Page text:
Family Law – Custody and Support

Child custody and child support disputes are highly emotional and stressful for both parties. Our child custody and child support family law attorneys can guide you through these complex and important issues. We understand family relationships are unique and personal, and we will work with you to achieve solid results. To provide you with some context, we believe you will find the following information helpful to review before speaking with one of our attorneys:

Child Custody

There are two types of child custody in every case: Legal Custody and Physical Custody

  • Legal Custody: Generally speaking, unless good cause otherwise exists, a court will presume both parents should be granted joint legal custody. Legal custody is the right of both parents to make decisions in the children’s lives (i.e. health, education, religious, medical, welfare). If parents have joint legal custody, they both have equal say. Due to frequently conflicting parenting styles, this can occasionally lead to parenting gridlock. In many instances, we can help negotiate this gridlock by developing helpful parenting provisions to provide guidance and reduce conflict.
  • Physical Custody: When considering a custody arrangement, a court is concerned with the “best interests of the children” (as defined by Idaho Code § 32-717). The court will consider factors such as the parents’ wishes; the children’s wishes; the interaction and relationship between the children, parents, and siblings; the children’s adjustment to home, school, and community; the character and circumstances of all individuals involved; the need to promote continuity and stability in the life of the child; domestic violence in the family relationship. Everyone’s life is different. Speaking with a qualified attorney will help you weigh these factors in proposing an appropriate custody arrangement and in assessing risks and benefits based upon your individual needs.

Child Support

Child support is a tool governed by mathematical guidelines created by the Idaho Supreme Court (Idaho Rule of Family Law Procedure 126) to ensure parents are providing for the minor children’s physical needs. While they are guidelines, the courts in Idaho rarely deviate from this mathematical calculation. These guidelines can factor in many issues, such as custodial arrangements, the parties’ employable incomes, tax benefits for claiming minor children, insurance premiums. Apportionment of day care and health insurance costs are often dealt with in tandem with child support. Child support issues many times are much more complicated than they seem at first glance and revolve highly on the custodial arrangement of the children. Our family law attorneys help their clients navigate through these rules to ensure an accurate child support calculation.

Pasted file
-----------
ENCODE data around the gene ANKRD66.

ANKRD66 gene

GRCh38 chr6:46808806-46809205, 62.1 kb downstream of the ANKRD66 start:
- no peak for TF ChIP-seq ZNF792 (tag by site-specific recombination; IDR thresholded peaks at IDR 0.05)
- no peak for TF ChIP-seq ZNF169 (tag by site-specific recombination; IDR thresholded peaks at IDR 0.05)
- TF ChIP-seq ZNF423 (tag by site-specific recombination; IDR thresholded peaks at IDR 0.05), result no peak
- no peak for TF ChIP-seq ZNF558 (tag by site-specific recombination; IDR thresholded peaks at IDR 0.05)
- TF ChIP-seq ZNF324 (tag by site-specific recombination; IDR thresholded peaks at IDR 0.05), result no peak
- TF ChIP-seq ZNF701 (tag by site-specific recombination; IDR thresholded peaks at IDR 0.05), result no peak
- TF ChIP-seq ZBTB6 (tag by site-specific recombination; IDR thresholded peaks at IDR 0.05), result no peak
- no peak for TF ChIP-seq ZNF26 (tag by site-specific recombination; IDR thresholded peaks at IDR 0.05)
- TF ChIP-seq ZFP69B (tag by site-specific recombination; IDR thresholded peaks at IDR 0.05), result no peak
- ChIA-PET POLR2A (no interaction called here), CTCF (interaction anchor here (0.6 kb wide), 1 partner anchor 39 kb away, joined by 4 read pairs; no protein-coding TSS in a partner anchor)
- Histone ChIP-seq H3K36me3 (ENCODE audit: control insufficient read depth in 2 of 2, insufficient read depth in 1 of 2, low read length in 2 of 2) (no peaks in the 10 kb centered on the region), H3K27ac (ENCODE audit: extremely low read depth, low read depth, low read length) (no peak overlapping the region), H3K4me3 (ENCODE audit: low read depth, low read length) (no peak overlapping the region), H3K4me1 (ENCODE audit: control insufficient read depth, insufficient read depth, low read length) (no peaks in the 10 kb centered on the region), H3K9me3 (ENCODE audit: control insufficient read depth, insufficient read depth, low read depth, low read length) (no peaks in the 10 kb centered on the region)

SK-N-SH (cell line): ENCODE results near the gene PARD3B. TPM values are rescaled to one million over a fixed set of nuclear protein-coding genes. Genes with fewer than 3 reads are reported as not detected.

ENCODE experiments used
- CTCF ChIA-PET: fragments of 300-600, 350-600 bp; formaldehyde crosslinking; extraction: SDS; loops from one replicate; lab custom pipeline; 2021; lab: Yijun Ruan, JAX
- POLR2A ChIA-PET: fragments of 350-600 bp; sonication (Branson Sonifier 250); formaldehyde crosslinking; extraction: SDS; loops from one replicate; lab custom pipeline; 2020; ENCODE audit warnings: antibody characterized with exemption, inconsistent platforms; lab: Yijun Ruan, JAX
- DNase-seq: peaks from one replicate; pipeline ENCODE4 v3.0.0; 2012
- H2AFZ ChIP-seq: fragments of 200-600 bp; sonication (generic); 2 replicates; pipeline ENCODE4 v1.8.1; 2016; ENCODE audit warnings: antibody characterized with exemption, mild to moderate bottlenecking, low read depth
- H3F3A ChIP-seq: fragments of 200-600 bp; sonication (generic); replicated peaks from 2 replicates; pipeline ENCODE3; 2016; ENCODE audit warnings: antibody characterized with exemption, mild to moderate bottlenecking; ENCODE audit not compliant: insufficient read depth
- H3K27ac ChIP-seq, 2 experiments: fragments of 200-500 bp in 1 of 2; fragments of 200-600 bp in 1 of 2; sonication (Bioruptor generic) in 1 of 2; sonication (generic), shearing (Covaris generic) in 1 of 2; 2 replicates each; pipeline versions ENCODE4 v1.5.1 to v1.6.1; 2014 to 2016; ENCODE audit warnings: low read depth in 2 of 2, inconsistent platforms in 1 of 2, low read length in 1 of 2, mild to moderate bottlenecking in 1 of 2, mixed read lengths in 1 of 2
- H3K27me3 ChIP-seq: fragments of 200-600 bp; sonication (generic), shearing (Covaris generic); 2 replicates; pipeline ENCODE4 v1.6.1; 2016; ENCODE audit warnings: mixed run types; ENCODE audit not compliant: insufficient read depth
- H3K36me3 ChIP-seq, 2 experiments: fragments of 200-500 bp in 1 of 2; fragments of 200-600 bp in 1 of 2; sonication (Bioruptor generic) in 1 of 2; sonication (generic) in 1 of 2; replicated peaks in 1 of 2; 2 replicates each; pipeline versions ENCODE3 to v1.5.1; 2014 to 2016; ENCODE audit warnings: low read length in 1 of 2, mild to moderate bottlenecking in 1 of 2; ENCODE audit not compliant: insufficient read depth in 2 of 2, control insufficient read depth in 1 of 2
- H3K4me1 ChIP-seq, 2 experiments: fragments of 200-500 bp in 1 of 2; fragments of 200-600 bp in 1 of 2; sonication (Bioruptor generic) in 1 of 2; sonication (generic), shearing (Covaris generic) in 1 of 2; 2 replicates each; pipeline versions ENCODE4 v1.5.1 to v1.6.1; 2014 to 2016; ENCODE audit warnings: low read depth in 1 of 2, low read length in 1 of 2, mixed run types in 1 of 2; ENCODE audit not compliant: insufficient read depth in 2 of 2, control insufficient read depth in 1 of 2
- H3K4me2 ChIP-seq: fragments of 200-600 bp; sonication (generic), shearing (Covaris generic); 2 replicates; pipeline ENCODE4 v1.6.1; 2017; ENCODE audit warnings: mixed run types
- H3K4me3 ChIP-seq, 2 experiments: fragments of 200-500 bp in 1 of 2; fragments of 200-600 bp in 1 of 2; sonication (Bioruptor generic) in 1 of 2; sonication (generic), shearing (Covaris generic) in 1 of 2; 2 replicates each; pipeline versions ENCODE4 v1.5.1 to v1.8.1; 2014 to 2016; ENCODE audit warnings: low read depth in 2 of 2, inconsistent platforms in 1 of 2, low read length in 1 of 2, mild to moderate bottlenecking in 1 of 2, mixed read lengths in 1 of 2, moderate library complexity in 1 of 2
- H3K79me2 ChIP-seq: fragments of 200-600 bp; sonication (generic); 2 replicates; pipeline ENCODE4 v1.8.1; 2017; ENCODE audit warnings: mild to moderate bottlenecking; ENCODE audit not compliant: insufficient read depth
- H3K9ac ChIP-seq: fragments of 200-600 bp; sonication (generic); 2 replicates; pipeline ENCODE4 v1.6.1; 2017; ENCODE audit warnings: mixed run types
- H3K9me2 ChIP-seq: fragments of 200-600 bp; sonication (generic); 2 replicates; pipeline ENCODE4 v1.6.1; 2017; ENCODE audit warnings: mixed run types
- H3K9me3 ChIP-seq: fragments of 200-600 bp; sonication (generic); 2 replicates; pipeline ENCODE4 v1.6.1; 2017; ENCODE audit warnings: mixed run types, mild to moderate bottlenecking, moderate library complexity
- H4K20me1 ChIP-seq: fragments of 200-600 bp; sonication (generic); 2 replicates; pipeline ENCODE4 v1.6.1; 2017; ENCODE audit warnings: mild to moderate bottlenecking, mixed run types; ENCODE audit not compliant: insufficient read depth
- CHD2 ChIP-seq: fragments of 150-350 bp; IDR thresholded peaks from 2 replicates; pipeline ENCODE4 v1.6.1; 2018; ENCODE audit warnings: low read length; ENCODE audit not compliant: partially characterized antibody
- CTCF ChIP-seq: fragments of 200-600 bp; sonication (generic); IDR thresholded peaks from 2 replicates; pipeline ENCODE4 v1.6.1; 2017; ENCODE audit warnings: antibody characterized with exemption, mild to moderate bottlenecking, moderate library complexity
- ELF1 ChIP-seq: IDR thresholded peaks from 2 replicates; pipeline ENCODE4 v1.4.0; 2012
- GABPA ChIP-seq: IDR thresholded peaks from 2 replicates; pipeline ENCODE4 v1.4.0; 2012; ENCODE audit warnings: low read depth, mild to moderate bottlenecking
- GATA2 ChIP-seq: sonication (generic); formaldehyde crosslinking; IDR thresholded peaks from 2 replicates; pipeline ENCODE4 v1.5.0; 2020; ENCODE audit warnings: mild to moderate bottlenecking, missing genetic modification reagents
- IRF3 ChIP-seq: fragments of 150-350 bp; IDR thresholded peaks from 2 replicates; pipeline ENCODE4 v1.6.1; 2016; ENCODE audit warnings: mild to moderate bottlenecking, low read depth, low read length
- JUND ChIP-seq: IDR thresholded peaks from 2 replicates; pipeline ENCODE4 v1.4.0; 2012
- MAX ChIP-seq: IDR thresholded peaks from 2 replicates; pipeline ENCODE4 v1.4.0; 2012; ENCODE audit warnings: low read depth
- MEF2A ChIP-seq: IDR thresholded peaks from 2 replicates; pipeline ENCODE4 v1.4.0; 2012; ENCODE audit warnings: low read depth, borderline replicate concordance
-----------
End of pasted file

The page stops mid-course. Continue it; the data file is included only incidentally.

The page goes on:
Modification

Child custody and child support are modifiable upon a showing to the judge that a substantial and material change in circumstances has occurred to justify a change in custody and/or support. Grounds to modify might include, among other things, one or more of the following: a significant increase or decrease in wages, relocation to a different city, remarriage, the children becoming older, and domestic violence. Our family law attorneys can help you evaluate your facts against this modification standard.

Property and Debt Division in Non-Marital Settings

Where approximately 40% of children in the United States are now born to partners outside of marriage, it is common for questions to arise regarding the property in a non-marital setting. Idaho community property laws only apply to those who get married. Cohabitation can sometimes lead to very difficult property and debt issues and sometimes very favorable or very harsh results. Division of property and debt cases will often hinge on your ability to trace the source of funds used to acquire items of property or obtaining the contracts to verify who is contractually liable on certain debts. WE are happy to evaluate these issues with you.

**The information above is given in general guidance regarding principles of law in Idaho. The foregoing is not intended as legal advice in any particular matter. Because all cases are dynamic and deserve special planning, we encourage you contact the attorneys at our firm to answer questions regarding your specific case.**

Attorney Scott R. Hall

Scott R. Hall

Attorney Weston S. Davis

Weston S. Davis

Attorney Brian Eggleston

Brian Eggleston

Attorney Tyson N. Raymond

Tyson N. Raymond